Australian Andrew Liveris says disbanding Donald Trump’s Manufacturing Council was the right thing to do following the US president’s heavily criticised response to the deadly white supremacist violence in Charlottesville, Virginia.
Mr Trump had appointed Darwin-born Mr Liveris, chairman and chief executive of Michigan-based Dow Chemical Company, to be the head of the White House advisory group, also known as the Manufacturing Jobs Initiative.
Mr Liveris had become a visible presence in the White House, a vocal supporter of the president and as late as Tuesday said he would stay on the council despite the resignations of other key business leaders including the chief executives of Under Armour, Merck and Intel.
Mr Liveris, after discussions with the White House on Wednesday, changed his mind.
“Every member of the Manufacturing Jobs Initiative condemns racism and bigotry, and there cannot be moral ambiguity around the driving forces of the events in Charlottesville,” Mr Liveris said in a statement.
“However, in discussions I had with the White House earlier today, I indicated that in the current environment it was no longer possible to conduct productive discussions under the auspices of the initiative.
“And so, as proud as I am of the efforts we were taking on behalf of the American worker, disbanding the Manufacturing Jobs Initiative was the right decision.”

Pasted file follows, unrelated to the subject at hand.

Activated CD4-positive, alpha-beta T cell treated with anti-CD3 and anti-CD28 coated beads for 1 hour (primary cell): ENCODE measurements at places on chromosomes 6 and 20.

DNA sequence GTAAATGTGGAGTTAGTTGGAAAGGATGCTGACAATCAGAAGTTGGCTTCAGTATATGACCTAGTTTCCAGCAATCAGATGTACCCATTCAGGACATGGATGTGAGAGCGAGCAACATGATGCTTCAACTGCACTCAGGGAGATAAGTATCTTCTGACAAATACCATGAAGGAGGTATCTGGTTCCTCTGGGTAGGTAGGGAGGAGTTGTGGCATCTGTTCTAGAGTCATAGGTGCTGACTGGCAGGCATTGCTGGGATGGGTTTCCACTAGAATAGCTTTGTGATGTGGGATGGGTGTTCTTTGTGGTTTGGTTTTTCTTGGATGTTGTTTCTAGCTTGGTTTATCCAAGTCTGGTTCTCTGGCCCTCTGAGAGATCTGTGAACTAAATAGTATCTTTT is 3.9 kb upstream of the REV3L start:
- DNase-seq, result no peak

Another of Mr Trump’s high-powered advisory groups, the Strategy & Policy Forum, also suffered resignations following Mr Trump’s condemned Charlottesville comments, in which he insisted groups protesting against the white nationalists were just as much to blame for the violence.
Mr Trump’s comments on Tuesday appeared to be the tipping point for the CEOs.
With more resignations signalled, Mr Trump announced on Wednesday he would disband the two groups.
“Rather than putting pressure on the businesspeople of the Manufacturing Council & Strategy & Policy Forum, I am ending both,” Mr Trump wrote in a tweet.
“Thank you all!”
Shortly after Mr Trump’s tweet, the CEOs of two other major companies, Johnson & Johnson and 3M, announced they were resigning from the council.
The president blamed “many sides” for the violence in Charlottesville on Saturday in which a 32-year-old woman was killed and 19 people were injured when a man crashed a car into anti-racist protesters.